Perhaps most importantly, the White Paper emphasizes cooperation and collaboration and avoids the sort of triumphal tone that China’s rapid recovery from the Global Economic Crisis and rising overall importance in the international system might warrant.  Moreover, what has been termed a more assertive Chinese foreign policy in 2010 on issues related to territorial claims in the East and South China Seas, in particular, does not find language in the White Paper that escalates these confrontations.  The White Paper speaks with a confidence that firmly places China among the world’s major powers, but avoids excessive statements about the importance of China to the international system.  The White Paper does see a diminishment of U.S. power in an international system that exhibits “irreversible moves toward multi-polar world” and a changing international balance of power, and this U.S. decline grants China and Russia – and to a certain extent the EU – positions of growing consequence.

A first question centers on the White Paper's timing.  Clues internal to the White Paper itself, such as the citation of December 2010 cut-off dates when referring to various issues as well as the use of 2010 defense spending numbers despite the fact that the 2011 defense budget came out several weeks before the White Paper’s release, together suggest that the White Paper was embargoed for some time and for unknown reasons, but probably not by the PLA. 

To be sure, the White Paper (issued by the Information Office of the State Council as in years past and not by the now three-year-old Information Office of China's Ministry of National Defense) underwent a Chinese-style interagency review process.   It may be that the White Paper had not yet completed this internal review in time for its release in association with the US-China Defense Consultative Talks in December 2010, a timing that was employed in previous years.  Similarly, the visit of U.S. Secretary of Defense Gates to Beijing in early January 2011 afforded another opportunity to time the release with an important bilateral China-U.S. event, but that visit occurred just a week prior to the visit of President Hu Jintao to Washington – and the inclusion in that visit’s Joint Statement about goals for a more effective military-military relationship – may have been other good reasons to delay the White Paper’s release.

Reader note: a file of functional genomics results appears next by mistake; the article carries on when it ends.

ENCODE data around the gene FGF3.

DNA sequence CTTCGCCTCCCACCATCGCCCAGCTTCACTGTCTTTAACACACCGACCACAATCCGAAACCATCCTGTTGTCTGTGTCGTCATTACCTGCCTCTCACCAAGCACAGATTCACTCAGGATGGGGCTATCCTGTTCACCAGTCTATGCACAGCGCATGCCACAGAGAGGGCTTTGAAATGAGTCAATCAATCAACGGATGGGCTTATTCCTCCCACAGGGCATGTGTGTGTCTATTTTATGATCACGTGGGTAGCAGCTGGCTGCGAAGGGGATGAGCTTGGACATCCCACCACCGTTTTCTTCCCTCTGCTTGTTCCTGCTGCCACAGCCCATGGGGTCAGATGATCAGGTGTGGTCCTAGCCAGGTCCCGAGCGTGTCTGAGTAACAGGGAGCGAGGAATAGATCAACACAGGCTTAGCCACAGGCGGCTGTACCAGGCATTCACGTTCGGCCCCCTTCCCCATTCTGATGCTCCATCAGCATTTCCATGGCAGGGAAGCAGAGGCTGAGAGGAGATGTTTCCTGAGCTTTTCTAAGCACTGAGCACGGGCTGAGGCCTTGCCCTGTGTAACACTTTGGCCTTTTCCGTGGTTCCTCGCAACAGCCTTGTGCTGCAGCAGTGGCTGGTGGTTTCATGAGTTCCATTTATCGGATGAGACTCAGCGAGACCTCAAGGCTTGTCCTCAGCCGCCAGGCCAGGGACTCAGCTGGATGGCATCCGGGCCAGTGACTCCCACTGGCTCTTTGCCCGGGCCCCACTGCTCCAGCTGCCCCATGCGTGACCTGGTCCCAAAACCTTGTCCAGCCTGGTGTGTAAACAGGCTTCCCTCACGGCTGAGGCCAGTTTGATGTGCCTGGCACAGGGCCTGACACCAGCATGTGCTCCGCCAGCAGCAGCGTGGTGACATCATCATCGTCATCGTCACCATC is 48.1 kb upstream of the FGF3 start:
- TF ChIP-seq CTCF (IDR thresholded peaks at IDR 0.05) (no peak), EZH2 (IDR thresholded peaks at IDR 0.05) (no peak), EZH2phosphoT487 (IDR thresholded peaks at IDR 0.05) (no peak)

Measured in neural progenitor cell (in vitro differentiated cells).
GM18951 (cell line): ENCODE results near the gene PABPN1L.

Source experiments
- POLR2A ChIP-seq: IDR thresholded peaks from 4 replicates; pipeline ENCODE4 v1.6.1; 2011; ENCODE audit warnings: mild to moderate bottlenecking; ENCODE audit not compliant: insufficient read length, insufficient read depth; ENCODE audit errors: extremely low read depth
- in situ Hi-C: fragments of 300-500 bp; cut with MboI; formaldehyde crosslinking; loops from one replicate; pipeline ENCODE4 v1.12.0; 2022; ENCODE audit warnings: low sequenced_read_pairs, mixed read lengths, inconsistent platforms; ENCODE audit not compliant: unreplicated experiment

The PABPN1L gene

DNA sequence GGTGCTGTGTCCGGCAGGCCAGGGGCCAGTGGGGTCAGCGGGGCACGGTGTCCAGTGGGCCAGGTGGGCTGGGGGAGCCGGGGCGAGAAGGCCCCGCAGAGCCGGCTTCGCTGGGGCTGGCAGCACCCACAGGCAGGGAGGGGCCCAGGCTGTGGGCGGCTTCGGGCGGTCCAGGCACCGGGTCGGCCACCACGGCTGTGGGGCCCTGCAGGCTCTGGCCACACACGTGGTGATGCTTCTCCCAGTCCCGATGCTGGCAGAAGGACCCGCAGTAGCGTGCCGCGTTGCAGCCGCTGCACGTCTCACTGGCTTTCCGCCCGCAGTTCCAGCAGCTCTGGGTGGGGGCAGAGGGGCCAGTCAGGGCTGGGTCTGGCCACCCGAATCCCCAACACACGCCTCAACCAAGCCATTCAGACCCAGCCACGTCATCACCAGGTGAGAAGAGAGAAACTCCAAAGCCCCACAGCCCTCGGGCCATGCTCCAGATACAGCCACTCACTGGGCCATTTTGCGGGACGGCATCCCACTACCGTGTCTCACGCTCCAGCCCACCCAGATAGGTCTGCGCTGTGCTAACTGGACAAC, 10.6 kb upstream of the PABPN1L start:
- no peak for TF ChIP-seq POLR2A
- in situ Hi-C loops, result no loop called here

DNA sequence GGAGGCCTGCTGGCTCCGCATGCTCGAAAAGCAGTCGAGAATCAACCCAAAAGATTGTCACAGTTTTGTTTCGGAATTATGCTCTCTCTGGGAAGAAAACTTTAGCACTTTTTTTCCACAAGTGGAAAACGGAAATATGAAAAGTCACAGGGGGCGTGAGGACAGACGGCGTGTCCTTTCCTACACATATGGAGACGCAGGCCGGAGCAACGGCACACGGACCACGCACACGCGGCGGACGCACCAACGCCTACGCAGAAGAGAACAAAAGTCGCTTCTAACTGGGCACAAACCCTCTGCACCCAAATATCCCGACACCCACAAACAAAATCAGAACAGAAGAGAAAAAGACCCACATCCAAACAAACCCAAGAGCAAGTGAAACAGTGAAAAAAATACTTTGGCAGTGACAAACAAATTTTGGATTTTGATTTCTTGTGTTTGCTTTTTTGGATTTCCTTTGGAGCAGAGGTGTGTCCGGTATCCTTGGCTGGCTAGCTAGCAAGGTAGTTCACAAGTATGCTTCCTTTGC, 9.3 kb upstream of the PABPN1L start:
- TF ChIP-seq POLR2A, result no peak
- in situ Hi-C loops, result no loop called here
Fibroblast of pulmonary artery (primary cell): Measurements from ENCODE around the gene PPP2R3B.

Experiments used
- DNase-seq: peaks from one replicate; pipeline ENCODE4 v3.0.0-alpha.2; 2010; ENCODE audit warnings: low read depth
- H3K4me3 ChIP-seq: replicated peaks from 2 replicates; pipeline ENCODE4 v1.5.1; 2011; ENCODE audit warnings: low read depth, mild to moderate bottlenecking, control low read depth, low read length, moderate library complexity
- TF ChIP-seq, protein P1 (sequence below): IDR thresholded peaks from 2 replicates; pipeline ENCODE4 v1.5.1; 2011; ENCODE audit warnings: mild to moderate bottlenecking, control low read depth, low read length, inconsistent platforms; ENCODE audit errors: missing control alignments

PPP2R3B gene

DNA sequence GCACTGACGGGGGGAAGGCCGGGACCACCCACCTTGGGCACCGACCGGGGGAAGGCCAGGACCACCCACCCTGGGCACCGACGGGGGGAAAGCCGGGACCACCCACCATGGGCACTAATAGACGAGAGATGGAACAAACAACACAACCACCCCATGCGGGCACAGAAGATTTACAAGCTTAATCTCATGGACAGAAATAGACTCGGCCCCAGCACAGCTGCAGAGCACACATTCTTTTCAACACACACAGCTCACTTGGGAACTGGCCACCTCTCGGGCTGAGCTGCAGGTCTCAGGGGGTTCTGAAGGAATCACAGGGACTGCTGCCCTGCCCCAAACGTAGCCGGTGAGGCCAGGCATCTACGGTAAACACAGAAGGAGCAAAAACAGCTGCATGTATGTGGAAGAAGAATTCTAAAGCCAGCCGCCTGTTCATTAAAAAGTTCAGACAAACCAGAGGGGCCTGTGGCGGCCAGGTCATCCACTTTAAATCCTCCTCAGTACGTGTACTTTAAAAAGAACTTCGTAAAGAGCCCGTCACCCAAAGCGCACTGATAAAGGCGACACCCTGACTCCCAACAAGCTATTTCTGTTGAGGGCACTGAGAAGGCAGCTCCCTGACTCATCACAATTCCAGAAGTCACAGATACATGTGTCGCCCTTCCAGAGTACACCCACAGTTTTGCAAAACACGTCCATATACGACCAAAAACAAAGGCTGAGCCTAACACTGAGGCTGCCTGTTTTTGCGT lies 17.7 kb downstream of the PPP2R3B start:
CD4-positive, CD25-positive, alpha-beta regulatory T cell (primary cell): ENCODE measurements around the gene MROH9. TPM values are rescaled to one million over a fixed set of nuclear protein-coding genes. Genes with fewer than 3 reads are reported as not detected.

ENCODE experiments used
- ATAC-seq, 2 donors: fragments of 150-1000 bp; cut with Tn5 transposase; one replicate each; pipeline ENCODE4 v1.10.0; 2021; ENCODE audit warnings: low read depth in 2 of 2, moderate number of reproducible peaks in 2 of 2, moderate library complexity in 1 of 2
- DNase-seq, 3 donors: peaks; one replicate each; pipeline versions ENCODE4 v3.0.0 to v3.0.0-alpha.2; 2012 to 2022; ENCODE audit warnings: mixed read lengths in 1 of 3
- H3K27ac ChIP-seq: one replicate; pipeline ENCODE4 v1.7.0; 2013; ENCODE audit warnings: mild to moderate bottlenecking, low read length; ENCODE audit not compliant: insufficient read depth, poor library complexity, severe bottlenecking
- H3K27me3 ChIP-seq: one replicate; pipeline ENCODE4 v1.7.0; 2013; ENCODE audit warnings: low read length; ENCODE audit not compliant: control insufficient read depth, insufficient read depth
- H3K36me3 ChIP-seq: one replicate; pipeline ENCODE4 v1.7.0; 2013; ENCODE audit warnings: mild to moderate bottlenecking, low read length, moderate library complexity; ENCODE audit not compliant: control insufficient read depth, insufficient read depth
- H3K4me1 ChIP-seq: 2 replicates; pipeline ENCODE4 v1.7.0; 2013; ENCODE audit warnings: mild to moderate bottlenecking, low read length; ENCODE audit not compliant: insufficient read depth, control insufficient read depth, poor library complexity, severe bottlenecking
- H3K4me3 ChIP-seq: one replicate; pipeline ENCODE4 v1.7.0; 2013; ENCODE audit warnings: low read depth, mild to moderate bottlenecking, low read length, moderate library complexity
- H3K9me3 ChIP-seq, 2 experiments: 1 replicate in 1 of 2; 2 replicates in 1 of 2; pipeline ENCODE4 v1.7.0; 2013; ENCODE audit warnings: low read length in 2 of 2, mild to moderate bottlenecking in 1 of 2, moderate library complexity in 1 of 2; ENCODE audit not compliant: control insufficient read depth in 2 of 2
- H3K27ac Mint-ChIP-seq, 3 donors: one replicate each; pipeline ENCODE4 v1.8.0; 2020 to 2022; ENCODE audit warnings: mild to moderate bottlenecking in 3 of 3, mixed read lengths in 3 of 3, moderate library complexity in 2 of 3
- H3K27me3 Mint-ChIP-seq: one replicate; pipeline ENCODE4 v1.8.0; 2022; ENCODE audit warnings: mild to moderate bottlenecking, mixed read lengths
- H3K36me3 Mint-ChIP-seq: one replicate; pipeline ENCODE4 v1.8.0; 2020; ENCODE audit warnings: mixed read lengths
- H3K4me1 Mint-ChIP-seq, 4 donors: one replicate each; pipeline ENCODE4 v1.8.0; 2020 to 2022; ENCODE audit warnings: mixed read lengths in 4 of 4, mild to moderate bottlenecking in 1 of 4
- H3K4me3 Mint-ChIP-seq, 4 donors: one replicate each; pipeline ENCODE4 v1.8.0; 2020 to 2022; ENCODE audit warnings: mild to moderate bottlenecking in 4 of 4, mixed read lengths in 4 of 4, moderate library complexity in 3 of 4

Alternatively, in keeping with the overall confident tone of the White Paper, the timing may have intentionally had nothing to do with bilateral U.S.-China events; the White Paper's assertion of China’s status as a major power seems to diminish the importance of the U.S. and its release may have been timed to reinforce that notion.  Even so, the White Paper’s release to coincide with DoD’s unmet deadline for its own report to Congress is curious and begs clarification.
Second, despite making important strides in transparency about defense budget, the White Paper’s discussion of military spending still seriously lags international standards.  Comments that personnel, training and maintenance, and equipment each take up about a third of the overall budget fail to be persuasive and raise expectations that future reports will elucidate China’s military spending in more detail.
Finally, the White Paper's clarity on strategic intent notwithstanding, it fails to offer views on how to understand the various contemporary developments in the PLA within China’s overall strategic intent.  For instance, the very public debate on the utility of aircraft carriers appears to have been concluded on the side of pursuing a carrier capability, but the White paper makes no mention of such a momentous decision.   Similarly, China’s new J-20 stealth fighter, which conducted some sort of test flight during Secretary of Defense Gates’ visit, received no discussion.  Finally, China’s new anti-ship ballistic missile and how it might be employed was not mentioned at all.

All in all, the White Paper offers some new details, but still leaves the informed reader wanting to hear more so as to better understand the trajectory of PLA development.

Roy Kamphausen is Senior Associate for Political and Security Affairs of the National Bureau of Asian Research  

tags: block: featured article(peace & security)